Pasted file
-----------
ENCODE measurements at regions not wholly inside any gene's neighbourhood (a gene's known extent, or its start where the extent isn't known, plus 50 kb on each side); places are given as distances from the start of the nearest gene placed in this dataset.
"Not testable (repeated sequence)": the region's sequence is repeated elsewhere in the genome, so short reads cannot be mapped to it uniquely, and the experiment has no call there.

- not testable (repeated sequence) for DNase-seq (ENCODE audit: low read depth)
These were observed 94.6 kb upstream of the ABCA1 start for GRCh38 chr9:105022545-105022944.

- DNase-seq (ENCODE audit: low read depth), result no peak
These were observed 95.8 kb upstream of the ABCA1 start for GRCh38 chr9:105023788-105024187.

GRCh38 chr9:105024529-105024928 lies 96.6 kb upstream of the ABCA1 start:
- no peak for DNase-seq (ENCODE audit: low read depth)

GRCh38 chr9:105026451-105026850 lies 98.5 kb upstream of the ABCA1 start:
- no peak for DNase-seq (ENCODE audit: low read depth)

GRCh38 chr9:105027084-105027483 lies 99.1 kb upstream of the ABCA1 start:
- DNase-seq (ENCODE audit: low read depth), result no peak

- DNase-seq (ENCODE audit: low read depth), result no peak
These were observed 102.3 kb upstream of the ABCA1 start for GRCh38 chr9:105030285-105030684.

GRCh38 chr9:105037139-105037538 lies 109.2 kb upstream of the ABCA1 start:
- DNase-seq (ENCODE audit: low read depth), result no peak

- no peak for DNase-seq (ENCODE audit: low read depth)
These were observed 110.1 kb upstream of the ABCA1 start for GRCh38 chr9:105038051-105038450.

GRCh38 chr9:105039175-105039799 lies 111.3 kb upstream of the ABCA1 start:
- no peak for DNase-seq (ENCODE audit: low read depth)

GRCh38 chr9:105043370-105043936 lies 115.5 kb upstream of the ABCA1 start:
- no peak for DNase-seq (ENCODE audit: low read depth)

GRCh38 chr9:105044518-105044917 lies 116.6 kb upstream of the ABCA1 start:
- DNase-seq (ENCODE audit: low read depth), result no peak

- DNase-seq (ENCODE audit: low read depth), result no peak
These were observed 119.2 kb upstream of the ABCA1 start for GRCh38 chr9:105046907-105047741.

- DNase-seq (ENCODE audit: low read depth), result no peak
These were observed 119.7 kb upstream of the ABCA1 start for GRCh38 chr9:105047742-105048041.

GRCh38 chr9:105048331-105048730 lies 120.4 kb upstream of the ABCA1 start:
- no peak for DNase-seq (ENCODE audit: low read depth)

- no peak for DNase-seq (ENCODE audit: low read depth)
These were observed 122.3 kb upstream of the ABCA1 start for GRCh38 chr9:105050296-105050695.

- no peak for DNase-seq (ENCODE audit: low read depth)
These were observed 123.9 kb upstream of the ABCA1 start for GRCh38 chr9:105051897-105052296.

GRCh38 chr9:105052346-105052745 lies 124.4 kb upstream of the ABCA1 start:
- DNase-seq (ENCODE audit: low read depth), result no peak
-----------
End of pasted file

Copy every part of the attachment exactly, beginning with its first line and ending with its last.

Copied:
ENCODE measurements at regions not wholly inside any gene's neighbourhood (a gene's known extent, or its start where the extent isn't known, plus 50 kb on each side); places are given as distances from the start of the nearest gene placed in this dataset.
"Not testable (repeated sequence)": the region's sequence is repeated elsewhere in the genome, so short reads cannot be mapped to it uniquely, and the experiment has no call there.

- not testable (repeated sequence) for DNase-seq (ENCODE audit: low read depth)
These were observed 94.6 kb upstream of the ABCA1 start for GRCh38 chr9:105022545-105022944.

- DNase-seq (ENCODE audit: low read depth), result no peak
These were observed 95.8 kb upstream of the ABCA1 start for GRCh38 chr9:105023788-105024187.

GRCh38 chr9:105024529-105024928 lies 96.6 kb upstream of the ABCA1 start:
- no peak for DNase-seq (ENCODE audit: low read depth)

GRCh38 chr9:105026451-105026850 lies 98.5 kb upstream of the ABCA1 start:
- no peak for DNase-seq (ENCODE audit: low read depth)

GRCh38 chr9:105027084-105027483 lies 99.1 kb upstream of the ABCA1 start:
- DNase-seq (ENCODE audit: low read depth), result no peak

- DNase-seq (ENCODE audit: low read depth), result no peak
These were observed 102.3 kb upstream of the ABCA1 start for GRCh38 chr9:105030285-105030684.

GRCh38 chr9:105037139-105037538 lies 109.2 kb upstream of the ABCA1 start:
- DNase-seq (ENCODE audit: low read depth), result no peak

- no peak for DNase-seq (ENCODE audit: low read depth)
These were observed 110.1 kb upstream of the ABCA1 start for GRCh38 chr9:105038051-105038450.

GRCh38 chr9:105039175-105039799 lies 111.3 kb upstream of the ABCA1 start:
- no peak for DNase-seq (ENCODE audit: low read depth)

GRCh38 chr9:105043370-105043936 lies 115.5 kb upstream of the ABCA1 start:
- no peak for DNase-seq (ENCODE audit: low read depth)

GRCh38 chr9:105044518-105044917 lies 116.6 kb upstream of the ABCA1 start:
- DNase-seq (ENCODE audit: low read depth), result no peak

- DNase-seq (ENCODE audit: low read depth), result no peak
These were observed 119.2 kb upstream of the ABCA1 start for GRCh38 chr9:105046907-105047741.

- DNase-seq (ENCODE audit: low read depth), result no peak
These were observed 119.7 kb upstream of the ABCA1 start for GRCh38 chr9:105047742-105048041.

GRCh38 chr9:105048331-105048730 lies 120.4 kb upstream of the ABCA1 start:
- no peak for DNase-seq (ENCODE audit: low read depth)

- no peak for DNase-seq (ENCODE audit: low read depth)
These were observed 122.3 kb upstream of the ABCA1 start for GRCh38 chr9:105050296-105050695.

- no peak for DNase-seq (ENCODE audit: low read depth)
These were observed 123.9 kb upstream of the ABCA1 start for GRCh38 chr9:105051897-105052296.

GRCh38 chr9:105052346-105052745 lies 124.4 kb upstream of the ABCA1 start:
- DNase-seq (ENCODE audit: low read depth), result no peak